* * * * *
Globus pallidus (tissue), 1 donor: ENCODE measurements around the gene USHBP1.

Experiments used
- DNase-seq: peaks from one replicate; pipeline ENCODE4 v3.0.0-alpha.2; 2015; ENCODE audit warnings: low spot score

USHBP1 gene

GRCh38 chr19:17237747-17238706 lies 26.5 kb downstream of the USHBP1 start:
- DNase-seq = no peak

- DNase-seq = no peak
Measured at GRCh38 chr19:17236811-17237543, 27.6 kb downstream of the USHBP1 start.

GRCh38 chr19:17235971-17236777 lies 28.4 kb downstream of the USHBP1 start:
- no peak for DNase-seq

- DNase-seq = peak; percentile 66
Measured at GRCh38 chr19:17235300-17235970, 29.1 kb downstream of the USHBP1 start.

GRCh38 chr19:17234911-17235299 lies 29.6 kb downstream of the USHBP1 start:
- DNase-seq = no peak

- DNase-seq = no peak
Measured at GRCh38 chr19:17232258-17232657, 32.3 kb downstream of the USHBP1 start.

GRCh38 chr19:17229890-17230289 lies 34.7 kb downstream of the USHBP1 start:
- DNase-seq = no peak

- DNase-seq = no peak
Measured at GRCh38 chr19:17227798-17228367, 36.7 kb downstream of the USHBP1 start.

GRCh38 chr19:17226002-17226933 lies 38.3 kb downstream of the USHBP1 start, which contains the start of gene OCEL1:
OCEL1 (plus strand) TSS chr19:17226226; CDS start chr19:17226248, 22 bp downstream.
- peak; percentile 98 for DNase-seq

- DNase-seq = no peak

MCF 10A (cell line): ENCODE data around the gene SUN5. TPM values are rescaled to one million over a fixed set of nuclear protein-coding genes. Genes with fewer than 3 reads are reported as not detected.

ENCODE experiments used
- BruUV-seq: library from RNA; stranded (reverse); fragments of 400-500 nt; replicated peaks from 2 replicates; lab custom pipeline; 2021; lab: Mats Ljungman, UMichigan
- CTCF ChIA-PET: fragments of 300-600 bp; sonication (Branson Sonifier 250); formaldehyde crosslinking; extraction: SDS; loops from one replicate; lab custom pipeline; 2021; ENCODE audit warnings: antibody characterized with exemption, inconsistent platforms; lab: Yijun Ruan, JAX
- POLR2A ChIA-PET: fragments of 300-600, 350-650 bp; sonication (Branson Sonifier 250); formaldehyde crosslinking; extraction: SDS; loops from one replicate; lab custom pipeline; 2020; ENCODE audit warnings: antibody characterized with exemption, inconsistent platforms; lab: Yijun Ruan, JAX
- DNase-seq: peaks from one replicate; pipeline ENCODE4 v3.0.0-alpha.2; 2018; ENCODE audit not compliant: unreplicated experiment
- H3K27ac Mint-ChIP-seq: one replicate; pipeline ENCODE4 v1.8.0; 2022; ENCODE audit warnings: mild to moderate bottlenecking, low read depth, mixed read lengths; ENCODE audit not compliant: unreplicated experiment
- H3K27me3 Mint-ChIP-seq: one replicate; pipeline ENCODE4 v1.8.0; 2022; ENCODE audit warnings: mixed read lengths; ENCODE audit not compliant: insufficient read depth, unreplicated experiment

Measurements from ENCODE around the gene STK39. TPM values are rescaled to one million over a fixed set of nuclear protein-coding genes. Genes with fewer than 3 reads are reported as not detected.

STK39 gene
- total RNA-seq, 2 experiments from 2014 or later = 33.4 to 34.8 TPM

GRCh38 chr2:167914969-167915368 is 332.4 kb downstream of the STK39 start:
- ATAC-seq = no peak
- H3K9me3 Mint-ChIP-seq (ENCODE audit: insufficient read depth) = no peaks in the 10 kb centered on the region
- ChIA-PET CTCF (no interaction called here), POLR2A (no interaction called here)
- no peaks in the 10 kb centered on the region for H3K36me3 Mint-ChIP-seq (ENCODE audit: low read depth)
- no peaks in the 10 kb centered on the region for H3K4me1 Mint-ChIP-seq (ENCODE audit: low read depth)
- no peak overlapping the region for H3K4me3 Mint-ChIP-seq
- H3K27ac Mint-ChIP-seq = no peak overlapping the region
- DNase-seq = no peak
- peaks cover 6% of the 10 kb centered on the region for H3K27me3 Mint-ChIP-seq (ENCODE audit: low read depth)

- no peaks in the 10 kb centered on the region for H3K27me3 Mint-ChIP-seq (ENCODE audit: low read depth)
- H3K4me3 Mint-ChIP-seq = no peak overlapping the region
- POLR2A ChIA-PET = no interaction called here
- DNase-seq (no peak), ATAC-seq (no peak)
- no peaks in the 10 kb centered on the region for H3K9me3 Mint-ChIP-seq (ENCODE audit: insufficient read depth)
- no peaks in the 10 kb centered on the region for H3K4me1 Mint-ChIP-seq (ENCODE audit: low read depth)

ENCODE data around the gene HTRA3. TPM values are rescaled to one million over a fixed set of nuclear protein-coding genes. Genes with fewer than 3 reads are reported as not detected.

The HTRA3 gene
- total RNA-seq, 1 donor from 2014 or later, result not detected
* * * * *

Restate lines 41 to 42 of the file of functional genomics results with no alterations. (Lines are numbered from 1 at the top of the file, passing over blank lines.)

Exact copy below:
- no peaks in the 10 kb centered on the region for H3K4me1 Mint-ChIP-seq (ENCODE audit: low read depth)
- no peak overlapping the region for H3K4me3 Mint-ChIP-seq